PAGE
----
Tuesday, August 4, 2009

A rural-urban comparison of the chickens-in-the-backyard boomlet

See William Neuman's story in today's New York Times, "Keeping Their Eggs in Their Backyard Nests." It's about the chicken-keeping trend, as manifest in both urban and rural places, and at some points Neuman (or those he interviews for the story) stumbles onto an implicit rural-urban comparison.

One man interviewed is Lloyd Romriell, of Annis, Idaho. Annis, not even a census designated place, is near Rigby, population 2,998, so Romriell represents the rural end of the spectrum. Romriell, who owns a feed store, explains his recent decision to start keeping chickens:
It’s because times are tough. You never know what’s going to happen. ... If you lose your job tomorrow, you’ve still got food. ... I’m not into that organic stuff ... I think people in bigger cities want to see where their food comes from, whereas us out here in the West and in small towns, we know the concept of losing jobs and want to be able to be self-sustained. That’s why I do it.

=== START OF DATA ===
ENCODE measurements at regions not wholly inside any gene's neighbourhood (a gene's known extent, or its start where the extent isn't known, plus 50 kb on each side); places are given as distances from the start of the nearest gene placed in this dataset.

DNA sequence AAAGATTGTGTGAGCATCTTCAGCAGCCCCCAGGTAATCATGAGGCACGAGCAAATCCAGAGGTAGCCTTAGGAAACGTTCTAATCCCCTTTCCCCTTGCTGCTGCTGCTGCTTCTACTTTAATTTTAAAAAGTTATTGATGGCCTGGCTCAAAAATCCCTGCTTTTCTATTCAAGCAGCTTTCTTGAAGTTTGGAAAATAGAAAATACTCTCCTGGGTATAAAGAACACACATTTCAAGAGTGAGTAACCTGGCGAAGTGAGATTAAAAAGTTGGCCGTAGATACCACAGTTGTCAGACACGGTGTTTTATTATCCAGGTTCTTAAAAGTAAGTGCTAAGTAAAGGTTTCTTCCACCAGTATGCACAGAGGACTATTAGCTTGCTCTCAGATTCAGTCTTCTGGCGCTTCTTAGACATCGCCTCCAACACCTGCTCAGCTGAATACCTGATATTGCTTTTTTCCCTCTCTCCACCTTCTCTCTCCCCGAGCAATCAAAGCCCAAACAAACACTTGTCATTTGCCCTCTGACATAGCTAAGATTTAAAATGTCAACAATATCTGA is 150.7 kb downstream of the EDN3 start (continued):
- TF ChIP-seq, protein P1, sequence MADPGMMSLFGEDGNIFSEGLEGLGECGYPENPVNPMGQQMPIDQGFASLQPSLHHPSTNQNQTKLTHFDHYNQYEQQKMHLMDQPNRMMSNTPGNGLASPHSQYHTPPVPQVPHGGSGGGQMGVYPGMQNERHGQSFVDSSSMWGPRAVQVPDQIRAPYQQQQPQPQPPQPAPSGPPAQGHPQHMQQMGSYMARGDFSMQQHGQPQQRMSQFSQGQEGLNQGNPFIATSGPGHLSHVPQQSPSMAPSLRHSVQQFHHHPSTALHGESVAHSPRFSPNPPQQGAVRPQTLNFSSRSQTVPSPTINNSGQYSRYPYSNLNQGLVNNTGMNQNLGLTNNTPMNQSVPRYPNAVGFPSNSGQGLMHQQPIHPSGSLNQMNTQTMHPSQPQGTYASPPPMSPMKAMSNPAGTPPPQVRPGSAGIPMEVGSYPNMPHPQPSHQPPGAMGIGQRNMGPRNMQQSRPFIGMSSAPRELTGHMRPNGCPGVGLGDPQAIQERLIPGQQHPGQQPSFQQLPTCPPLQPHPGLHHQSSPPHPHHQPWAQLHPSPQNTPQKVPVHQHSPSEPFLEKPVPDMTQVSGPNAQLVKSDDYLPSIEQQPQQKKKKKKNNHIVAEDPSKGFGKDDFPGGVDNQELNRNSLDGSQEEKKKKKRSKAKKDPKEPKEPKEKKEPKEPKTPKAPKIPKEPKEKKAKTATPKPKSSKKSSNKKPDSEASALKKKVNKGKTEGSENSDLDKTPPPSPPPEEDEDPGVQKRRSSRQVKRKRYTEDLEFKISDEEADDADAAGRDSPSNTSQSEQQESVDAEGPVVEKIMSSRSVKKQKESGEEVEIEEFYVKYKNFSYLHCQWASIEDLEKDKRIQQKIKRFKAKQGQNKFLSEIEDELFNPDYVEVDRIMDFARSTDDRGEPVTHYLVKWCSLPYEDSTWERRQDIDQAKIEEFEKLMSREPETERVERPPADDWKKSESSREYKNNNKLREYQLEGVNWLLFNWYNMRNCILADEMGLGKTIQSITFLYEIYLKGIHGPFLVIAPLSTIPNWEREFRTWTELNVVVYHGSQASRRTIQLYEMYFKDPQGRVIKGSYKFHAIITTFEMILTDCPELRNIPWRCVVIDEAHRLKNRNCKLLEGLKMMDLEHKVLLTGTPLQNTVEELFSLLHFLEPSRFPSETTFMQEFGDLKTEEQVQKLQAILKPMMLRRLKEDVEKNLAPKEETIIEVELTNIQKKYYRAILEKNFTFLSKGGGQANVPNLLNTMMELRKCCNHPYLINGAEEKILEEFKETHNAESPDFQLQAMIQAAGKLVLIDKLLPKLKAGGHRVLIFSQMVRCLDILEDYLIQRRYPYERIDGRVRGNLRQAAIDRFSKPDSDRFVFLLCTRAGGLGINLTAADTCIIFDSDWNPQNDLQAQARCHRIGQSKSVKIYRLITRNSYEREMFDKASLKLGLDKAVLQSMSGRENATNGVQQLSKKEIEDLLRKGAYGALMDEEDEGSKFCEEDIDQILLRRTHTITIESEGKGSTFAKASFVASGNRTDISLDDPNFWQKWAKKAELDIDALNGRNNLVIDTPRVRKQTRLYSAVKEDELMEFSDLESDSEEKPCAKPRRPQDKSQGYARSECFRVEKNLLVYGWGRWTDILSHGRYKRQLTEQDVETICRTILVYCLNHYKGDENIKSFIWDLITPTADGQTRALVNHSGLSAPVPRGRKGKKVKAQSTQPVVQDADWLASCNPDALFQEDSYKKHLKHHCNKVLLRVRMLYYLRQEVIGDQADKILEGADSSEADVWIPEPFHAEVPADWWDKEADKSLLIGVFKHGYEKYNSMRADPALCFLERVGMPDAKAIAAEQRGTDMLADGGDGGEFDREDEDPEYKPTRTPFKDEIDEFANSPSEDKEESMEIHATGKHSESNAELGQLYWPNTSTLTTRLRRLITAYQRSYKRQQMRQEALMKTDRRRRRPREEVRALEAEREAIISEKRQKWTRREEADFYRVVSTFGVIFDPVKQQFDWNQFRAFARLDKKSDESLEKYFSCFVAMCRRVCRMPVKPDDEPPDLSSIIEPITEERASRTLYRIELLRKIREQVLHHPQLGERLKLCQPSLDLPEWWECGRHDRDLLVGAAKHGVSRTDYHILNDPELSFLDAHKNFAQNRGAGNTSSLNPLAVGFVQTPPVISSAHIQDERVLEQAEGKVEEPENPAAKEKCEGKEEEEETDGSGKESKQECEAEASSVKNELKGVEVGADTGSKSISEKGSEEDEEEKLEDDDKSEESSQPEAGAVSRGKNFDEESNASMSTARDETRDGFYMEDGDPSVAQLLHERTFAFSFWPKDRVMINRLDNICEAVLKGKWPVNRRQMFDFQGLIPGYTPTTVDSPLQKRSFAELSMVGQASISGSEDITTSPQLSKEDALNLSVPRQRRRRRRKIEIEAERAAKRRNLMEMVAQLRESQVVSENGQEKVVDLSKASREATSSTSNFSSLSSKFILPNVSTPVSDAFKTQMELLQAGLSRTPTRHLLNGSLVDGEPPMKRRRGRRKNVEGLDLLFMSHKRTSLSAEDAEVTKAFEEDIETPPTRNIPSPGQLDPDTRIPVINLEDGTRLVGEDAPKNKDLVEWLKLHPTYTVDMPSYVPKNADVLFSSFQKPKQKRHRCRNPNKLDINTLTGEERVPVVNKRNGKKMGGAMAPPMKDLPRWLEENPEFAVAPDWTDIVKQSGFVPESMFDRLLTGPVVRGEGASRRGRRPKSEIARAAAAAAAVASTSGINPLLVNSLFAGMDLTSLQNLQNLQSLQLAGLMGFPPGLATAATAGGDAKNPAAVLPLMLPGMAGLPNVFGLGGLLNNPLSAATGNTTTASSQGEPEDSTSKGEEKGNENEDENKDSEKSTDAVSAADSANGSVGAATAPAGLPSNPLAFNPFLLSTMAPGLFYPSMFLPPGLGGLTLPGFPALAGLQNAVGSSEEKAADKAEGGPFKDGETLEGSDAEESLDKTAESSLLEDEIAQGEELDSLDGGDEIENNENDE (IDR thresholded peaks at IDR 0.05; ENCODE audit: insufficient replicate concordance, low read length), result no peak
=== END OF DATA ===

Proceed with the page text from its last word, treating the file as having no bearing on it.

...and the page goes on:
Another Westerner, Jasmin Middlebos of Spokane, expresses similar motivations for her chicken keeping: desire for self-reliance and an unsettling economic picture.

In Brooklyn, on the other hand, Declan Walsh, 41, has been raising laying hens for several years and he has just invested several hundred dollars to begin raising 49 broilers. As Neuman observes, "[f]or some, especially in cities, where raising chickens has become an emblem of extreme foodie street cred, the interest is spurred by a preference for organic and locally grown foods." Walsh says the broiler hens will cost about $8 each to raise--about four times what a fully prepared chicken costs at some restaurants. Walsh nevertheless defends his decision, noting that while costly, his chickens are sure to taste better.

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